The launch of Baggage was stupefying.
It was so stupefying that I'm not actually going to write about it, I'm just going to filch from Gillian's blog:
The Baggage launch was lovely, though Mr Dann and I got up to a great deal of mischief during the signings. I hadn't actually thought I would need to give a speech at the launch. Honestly. I helped make sandwiches, and people who make sandwiches don't give speeches. Which is crazy thinking, since I've always maintained that the people who make sandwiches should *always* give speeches, especially if they're the editor of the book being launched. The key role of second sandwich assistant is not the whole of my life, after all.
And all those wonderful writers sat there and smiled - they know me too well. And there were a large number of equally wonderful writers in attendance. The writing community is just warm and generous and entirely made of awesome. And Sharyn Lilley is all that and with bells on. Baggage is off to a fine start in the world. Also, three different people who had head starts on the book told me that they can't see Federation Square without Tessa's story overshadowing it.
There was something of a signature production line with the attending contributors, and while I had myself a fine time being in reach of the sammiches and playing up with Madames Deb Biancotti and Maxine McArthur, I lost count of how many copies I scribbled in. A few people (possibly the same people) at the launch and even during the con in the days following were generous enough to tell me they'd read my story and-
You know, no one says they enjoyed it, or that they liked it. It isn't that sort of story.
But they read it, and it affected them, affected them enough to speak to me, and that means something.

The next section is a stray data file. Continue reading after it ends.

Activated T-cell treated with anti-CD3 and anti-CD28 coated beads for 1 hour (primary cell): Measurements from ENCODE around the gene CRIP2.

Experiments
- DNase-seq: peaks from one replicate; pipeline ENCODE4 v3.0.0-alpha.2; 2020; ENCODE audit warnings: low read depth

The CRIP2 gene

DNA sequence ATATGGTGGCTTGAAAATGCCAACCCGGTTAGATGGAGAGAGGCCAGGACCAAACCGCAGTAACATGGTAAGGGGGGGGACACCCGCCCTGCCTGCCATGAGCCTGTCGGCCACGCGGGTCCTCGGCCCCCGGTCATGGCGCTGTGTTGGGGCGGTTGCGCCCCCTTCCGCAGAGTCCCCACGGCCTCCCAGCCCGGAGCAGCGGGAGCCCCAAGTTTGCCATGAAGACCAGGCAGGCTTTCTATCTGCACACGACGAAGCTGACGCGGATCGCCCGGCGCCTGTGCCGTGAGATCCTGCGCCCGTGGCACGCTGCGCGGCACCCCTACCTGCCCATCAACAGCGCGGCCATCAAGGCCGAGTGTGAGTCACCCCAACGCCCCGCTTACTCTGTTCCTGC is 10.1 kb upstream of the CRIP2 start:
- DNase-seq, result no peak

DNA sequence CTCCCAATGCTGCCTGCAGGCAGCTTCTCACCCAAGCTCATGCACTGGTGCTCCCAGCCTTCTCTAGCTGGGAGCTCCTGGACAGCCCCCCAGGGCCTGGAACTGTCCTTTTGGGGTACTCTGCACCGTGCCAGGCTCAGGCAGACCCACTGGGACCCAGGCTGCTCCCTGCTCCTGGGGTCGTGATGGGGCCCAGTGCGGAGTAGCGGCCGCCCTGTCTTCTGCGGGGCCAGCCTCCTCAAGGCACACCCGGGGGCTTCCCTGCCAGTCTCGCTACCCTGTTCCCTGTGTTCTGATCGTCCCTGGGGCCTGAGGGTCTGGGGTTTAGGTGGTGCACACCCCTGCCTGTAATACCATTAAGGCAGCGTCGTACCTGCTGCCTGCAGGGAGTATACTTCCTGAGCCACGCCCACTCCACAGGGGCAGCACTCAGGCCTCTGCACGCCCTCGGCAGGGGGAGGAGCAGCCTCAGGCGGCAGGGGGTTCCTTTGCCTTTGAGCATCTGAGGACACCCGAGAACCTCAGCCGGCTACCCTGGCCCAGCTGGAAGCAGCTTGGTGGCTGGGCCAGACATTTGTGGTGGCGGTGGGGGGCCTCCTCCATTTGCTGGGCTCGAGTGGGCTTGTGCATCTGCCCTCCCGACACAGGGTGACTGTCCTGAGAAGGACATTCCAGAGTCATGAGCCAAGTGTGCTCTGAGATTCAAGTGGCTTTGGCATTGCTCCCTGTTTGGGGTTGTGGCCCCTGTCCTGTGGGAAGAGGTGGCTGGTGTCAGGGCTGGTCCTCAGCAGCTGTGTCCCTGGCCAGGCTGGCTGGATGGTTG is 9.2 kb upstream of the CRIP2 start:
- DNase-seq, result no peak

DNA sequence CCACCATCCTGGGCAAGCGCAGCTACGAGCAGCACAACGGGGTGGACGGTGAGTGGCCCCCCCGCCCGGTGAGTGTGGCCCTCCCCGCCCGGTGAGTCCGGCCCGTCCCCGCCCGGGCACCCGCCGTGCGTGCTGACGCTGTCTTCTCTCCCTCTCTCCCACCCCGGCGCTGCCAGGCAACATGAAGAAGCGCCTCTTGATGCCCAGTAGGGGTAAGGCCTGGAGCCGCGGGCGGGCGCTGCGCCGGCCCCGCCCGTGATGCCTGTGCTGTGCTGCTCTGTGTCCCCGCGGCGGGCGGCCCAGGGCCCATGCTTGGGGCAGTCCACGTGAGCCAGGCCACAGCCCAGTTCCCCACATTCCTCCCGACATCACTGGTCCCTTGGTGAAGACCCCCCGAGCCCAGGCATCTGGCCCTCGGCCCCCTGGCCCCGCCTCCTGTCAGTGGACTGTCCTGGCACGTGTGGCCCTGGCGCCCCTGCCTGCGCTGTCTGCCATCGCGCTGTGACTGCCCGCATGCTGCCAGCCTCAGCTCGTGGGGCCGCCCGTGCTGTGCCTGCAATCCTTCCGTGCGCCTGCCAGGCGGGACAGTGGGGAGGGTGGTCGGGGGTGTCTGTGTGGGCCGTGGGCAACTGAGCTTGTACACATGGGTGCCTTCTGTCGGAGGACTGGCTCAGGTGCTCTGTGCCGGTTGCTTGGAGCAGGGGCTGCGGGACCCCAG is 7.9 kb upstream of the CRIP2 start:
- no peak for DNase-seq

I suppose I should come clean with myself and finally admit that, yeah, this story means something to me too.
I took my contributor payment in books, not money. It's all part of my cunning plan to get this book read.
Melbournians wishing to get their hands on a copy, may I direct you to Borders on South Wharf? I wandered back in a couple of days back, and Baggage has prime position on a shelf end. The staff there were brilliant during the launch, and their support should be supported in turn.
Australians wishing to get their hands on a copy, I shall direct you to the publisher's site, where you may order online. (Gillian's latest novel is also up for grabs there. Nudgehintnudge.)
And for those of you overseas?
I've made queries with Sharyn, the publisher, and if you wish to purchase from her please shoot her an email. She's more than happy to work out shipping for you, no matter where you are.
There is this massive pile of Baggage sitting on my desk.
They need to get OFF my desk and OUT into the world and be READ.
If you overseas and would like a copy, put your hand up. They're on offer until they're all gone, it's as simple as that. If you're in a position to review, blog, post about the book in some fashion, I'll take that as payment. If you're not, hell, just read it and I'll take that as payment too.
Of Baggage people have said:
"Baggage is a fascinating exploration of Australian issues through characters and situations that feel immediate and real. There's little in the way of escapism here, but instead much subtlety and nuance, combined with stunning writing. From the incendiary, no-holds-barred 'Acception' by Tessa Kum to the quiet power of K.J. Bishop's 'Vision Splendid', and beyond, this anthology tackles difficult and diverse subject matter." Jeff VanderMeer, World Fantasy award winner"Baggage collects many of the finest voices in Australian speculative fiction. Each author contributes a unique cultural perspective, with stories ranging from the deeply personal to the highly disturbing. Baggage an anthology not to be missed." Shane Jiraya Cummings, OzHorrorScope
"An excellent cross-section of the current Australian fiction scene-and a potential must-have for 2010." Ann VanderMeer, Hugo award winner.
"This is a well-rounded anthology, entertaining and thought-provoking in one. The stories were all easy to read, even the ones that made my teeth hurt (Tessa Kum and Janeen Webb’s stories did that for me, but in a good, thought-provoking way)." Joanne Kasper, ASIF
Of Acception people have said:
"Is good. Is fucking good." Deborah Kalin
"I think reading your story first was like having hot chilli before going to a wine tasting. Kinda rendered the literary tastebuds useless for anything else for a while." Ian McHugh
"There's an awful lot of you in there, isn't there? And "Colin"! "Colin" isn't a name to give a character!" Mum
"Colin is too a name! A fine name! Viva le Colin!" Me